Take the exam at one of the two below times, at the place designated for that time. You will be allowed to take up to 3 hours to complete your work, but my goal will be to design the exam to be easily completable in 2 hours.
December 15, 9:00 A.M., Luce 101 or
Dec. 21, 2:00 P.M, SPL 57
(Luce Hall is at 34 Hillhouse Ave., and Sloane Physics Lab is at 217 Prospect.)
The Final will consist of your answering all and only the following three questions. Answers must be written from memory, without the aid of books or notes.
1. Explain and compare the main features of the positions taken by Unger
(in “Free Will and Scientiphicalism”) and by van Inwagen (in Chapter 11 of
Metaphysics) on these questions: Is freedom compatible with determinism?
Is freedom compatible with indeterminism? Under what conditions are we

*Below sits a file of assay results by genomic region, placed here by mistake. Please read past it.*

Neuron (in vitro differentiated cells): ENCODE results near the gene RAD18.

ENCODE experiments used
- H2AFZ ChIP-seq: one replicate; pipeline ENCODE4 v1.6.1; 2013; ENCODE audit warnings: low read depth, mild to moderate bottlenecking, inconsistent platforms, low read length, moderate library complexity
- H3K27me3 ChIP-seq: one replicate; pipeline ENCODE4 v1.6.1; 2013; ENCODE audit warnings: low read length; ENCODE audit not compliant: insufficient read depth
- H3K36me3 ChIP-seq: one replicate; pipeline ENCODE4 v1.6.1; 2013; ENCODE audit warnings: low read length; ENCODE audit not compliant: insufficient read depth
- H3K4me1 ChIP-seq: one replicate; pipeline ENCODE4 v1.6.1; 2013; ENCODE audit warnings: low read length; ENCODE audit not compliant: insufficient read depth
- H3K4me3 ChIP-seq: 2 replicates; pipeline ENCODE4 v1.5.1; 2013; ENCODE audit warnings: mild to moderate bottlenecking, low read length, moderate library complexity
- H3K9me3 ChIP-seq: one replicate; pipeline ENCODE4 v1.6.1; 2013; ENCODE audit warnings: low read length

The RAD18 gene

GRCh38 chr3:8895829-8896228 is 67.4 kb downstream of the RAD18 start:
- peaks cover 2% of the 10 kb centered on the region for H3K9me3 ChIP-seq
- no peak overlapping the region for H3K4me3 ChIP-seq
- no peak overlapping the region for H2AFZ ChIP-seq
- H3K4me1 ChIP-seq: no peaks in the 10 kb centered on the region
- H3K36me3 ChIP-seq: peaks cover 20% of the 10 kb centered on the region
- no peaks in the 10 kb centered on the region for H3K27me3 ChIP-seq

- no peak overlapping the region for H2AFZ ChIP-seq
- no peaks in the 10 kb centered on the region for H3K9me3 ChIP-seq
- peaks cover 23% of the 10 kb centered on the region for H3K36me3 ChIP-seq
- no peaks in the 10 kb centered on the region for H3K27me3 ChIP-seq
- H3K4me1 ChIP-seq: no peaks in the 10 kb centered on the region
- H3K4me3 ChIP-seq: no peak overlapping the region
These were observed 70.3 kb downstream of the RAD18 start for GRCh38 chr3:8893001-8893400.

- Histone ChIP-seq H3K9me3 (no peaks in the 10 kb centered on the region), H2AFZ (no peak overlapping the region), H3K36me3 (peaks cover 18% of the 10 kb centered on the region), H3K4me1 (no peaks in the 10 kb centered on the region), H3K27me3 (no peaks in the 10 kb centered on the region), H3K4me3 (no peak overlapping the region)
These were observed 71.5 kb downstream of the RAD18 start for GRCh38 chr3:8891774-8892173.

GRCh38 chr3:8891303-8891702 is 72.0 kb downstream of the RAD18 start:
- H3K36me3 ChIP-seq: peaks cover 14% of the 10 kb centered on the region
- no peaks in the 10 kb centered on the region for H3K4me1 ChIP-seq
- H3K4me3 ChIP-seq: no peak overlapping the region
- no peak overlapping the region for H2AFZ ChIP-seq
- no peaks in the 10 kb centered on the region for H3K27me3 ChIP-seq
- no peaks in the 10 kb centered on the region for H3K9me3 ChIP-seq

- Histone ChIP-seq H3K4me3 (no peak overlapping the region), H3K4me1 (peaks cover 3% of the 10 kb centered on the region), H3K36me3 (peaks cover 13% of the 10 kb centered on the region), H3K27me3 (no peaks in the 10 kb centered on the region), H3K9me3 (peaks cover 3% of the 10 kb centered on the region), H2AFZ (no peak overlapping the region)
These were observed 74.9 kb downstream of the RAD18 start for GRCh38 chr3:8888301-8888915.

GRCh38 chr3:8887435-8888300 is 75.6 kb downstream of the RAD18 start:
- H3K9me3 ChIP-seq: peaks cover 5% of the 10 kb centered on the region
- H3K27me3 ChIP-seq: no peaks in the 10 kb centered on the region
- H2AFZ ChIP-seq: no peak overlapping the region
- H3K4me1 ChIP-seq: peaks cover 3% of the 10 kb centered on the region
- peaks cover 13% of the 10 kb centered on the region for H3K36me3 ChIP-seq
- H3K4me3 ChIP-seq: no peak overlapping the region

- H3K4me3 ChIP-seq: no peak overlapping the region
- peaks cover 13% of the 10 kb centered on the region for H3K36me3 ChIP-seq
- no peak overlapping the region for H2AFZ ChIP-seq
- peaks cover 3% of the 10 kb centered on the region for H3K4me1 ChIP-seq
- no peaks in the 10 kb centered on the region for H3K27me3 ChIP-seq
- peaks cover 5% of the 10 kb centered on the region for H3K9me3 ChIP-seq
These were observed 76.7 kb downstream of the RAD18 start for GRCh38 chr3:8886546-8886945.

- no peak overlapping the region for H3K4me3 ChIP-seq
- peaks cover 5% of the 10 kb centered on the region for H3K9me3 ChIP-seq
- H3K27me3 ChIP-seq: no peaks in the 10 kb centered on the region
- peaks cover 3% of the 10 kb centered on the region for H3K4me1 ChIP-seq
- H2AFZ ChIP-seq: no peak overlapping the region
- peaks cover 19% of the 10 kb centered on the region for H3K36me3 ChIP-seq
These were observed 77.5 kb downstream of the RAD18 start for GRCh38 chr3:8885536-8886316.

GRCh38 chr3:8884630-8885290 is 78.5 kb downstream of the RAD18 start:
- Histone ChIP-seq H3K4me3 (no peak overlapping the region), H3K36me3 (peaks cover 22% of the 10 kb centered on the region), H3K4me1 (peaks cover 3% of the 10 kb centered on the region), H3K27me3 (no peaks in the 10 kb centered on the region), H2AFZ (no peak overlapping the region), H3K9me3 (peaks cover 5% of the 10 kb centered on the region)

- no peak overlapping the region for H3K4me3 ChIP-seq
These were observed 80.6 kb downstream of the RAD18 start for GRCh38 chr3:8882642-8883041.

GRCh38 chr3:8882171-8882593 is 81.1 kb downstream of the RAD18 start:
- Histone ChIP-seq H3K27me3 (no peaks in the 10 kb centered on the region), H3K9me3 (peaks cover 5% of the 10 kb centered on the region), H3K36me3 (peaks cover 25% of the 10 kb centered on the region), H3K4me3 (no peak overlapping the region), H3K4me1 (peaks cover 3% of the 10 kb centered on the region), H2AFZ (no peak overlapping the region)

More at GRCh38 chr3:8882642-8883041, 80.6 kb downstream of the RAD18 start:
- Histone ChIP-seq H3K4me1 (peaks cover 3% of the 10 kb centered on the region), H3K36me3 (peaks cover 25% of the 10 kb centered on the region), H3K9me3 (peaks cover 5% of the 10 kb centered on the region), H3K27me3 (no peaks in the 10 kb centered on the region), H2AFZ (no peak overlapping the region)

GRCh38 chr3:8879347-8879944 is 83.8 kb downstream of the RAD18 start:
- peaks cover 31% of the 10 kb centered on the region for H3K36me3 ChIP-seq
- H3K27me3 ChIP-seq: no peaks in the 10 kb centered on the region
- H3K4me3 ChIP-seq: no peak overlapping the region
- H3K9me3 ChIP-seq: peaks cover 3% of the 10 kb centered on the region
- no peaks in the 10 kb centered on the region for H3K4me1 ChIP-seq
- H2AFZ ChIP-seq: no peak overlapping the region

free? Are we free?
According to Unger, what does van Inwagen assume that makes
freedom more problematic?
2. Explain and compare the main features of the following writers’
responses to “the” problem of evil: Plantinga (in “God, Evil, and the
Metaphysics of Freedom”), Wykstra (in “The Humean Obstacle to Evidentialist
Arguments from Suffering”), Hick (in “Soul-Making and Suffering”) and M.
Adams (in “Horrendous Evils and the Goodness of God”).
3. Explain and compare the main features of the following arguments for
the existence of God, as we have studied them: the ontological argument (in
both of the forms we have studied — Anselm’s version, and the “modal”
version), the cosmological argument, and the design argument as presented
by van Inwagen in Chapters 7 and 8 of Metaphysics. For each argument, also
explain the most pressing problem that it faces.